US Release Date: 10-03-1904
Directed by: Georges Melies
- Georges Melies as
The sun swallows a train.
Georges Méliès was the first true genius of cinema. When most filmmakers were content to film simple glimpses of human activity he was creating fantastic theatrical storylines using elaborate costumes and sets. A former magician he specialized in trick photography using dissolves and the technique of stop motion to make objects or people seem to appear or disappear. He also created the science fiction/fantasy genres.
An Impossible Voyage is almost a sequel to the more famous A Trip to the Moon; both movies were adapted from Jules Verne stories. Like that movie it has a spoken word narration that explains the action taking place. Also like Trip to the Moon, Impossible Voyage features people going on a fantastic adventure that leads to outer space and beneath the sea. This movie was hand-tinted (meaning each frame was painted individually) which was the earliest type of color used in film. The process proved too painstaking, however, and it never really caught on.
The movie begins with the planning of an elaborate journey which will utilize a train, an automobile, several balloon dirigibles, and a submarine. The next scene is the mechanical preparations being made. This follows exactly the sequence of events from A Trip to the Moon.
In that movie a rocket lands on the moon which has a human face. It lands right in one of the moon’s eyes. In this movie the sun has a human face and a train being carried into space by the balloon dirigibles (it is called An Impossible Voyage after all) goes right into the sun’s open mouth.
Besides his trick photography Méliès was known for his whimsical slapstick type humor. In this movie the adventurers experience several seemingly deadly crashes. The narrator then calmly tells us that “fortunately everyone survived” or “no one was hurt”. These people even survive going into the sun by using a giant ice-box that they apparently brought along for just this purpose. They also survive being frozen and thawed back out.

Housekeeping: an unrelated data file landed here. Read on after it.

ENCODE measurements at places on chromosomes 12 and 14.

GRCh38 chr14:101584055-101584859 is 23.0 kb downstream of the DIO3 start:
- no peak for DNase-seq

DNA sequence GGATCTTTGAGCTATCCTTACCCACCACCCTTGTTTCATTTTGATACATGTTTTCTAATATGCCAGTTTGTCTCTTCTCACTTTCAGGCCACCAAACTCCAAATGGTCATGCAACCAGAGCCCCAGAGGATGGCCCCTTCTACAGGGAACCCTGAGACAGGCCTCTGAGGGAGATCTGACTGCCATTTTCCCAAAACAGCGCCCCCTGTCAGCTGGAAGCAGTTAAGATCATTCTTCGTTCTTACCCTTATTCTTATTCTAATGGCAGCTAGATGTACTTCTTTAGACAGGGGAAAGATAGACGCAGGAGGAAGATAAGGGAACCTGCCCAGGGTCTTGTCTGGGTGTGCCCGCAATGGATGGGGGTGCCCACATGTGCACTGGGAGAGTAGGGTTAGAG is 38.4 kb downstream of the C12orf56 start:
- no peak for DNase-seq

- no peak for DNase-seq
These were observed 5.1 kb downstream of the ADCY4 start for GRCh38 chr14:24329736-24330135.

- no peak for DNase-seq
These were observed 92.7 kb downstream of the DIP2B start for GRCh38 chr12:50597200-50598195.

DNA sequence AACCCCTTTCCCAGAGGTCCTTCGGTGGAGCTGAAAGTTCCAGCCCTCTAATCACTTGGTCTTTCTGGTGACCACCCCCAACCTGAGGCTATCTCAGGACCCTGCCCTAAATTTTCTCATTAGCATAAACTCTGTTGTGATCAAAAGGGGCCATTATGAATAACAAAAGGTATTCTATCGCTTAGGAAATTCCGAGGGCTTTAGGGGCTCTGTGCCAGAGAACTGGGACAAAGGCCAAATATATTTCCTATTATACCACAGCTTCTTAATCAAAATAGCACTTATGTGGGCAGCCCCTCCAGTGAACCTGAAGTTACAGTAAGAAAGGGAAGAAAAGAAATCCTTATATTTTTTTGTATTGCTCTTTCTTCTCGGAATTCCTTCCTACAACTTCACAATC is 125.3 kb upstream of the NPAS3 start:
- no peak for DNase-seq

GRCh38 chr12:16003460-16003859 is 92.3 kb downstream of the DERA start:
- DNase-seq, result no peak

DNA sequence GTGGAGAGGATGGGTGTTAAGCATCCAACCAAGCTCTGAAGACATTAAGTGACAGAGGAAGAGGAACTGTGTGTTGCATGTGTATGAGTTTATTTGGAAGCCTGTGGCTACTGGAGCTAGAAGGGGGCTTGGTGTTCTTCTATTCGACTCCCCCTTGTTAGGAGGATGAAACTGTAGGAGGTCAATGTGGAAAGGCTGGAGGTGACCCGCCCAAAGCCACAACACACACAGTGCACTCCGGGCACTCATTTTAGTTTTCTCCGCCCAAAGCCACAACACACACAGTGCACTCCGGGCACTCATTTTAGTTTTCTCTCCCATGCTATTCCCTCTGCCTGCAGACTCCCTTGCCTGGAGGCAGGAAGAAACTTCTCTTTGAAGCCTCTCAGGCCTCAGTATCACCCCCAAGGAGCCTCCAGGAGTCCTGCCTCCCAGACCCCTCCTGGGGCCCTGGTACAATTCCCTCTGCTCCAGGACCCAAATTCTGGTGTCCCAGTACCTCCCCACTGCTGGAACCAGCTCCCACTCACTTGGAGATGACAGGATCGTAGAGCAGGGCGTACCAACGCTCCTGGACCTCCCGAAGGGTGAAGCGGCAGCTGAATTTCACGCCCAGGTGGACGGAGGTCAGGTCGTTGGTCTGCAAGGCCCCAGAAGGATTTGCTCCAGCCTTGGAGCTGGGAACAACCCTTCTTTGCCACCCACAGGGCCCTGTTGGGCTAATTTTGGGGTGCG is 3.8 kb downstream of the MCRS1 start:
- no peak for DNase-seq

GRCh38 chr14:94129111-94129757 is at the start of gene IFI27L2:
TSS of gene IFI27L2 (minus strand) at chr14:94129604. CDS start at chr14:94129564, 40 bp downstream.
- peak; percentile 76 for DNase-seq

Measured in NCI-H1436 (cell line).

With a 24 minute running time and color images An Impossible Voyage must have seemed like an epic fantasy adventure movie to audiences of 1904. Sadly it lacks the originality of A Trip to the Moon, it too closely copies that movie, which would remain the director’s masterpiece. Between 1896 and 1912 Georges Méliès made over 500 movies but by the start of the First World War he was out of the business completely. He died in 1938 at the age of 76.
George Melies' An Impossible Voyage.
Georges Melies was the James Cameron of his day. He was great at making inventive movies that took full advantage of the technology of the time and even pushed the envelope of what was possible onscreen. What he wasn't so great at was creating characters that an audience could care about. None of the adventurers in this movie have any distinguishing traits and so it doesn't generate emotional interest, merely a sense of wonder at the special effects.
Another thing Melies shared in common with Cameron was his willingness to make long movies. As you say Patrick, at 24 minutes, this movie was an epic for the time. And even though compared to other movies of the period this movie has a strong narrative, it's really quite a weak one and is merely a chance for Melies to throw his visual trickery on the screen.
He's very much infatuated with his own special effects and wants the audience to admire them. The opening scene in the workshop, for instance, we are shown all the moving props and the camera lingers on them. Later, a model train is shown moving across the screen and then it moves across in the other direction, closer to the camera. It doesn't move the story along, but just shows off the model train a second time. The whole short is in need of a tighter edit.
Perhaps it's unfair to criticize such a groundbreaking film from 1904 and if this movie didn't feel so derivative of his Trip to the Moon, I probably wouldn't be. Like many sequels to come, this one has more in it and probably cost more, but it's inferior to the original.
An impossible voyage comes to an end.
This movie is a case of running before you could walk. As Scott wrote, their is no characterization. Before Georges Melies attempted a lengthy fantasy film he should have created some characters. The only one that stands out is the servant girl who does the slapstick. I give him credit for trying, but the stationary camera was just to limiting for what he was going for.
Georges Melies was good at special effects for the time. However, they mean little when it comes to a film narrative. Obviously this guy was fascinated by science fiction, but he was hampered by the time period, making this movie more of a joke than exciting. As William Shatner is credited as saying, "Special effects are just window dressing."
I love silent films, but not these types. I prefer the ones taking place in contemporary times. Even if you do not like the story you can enjoy the history lesson unfolding before your eyes.
Photos © Copyright Star Film (1904)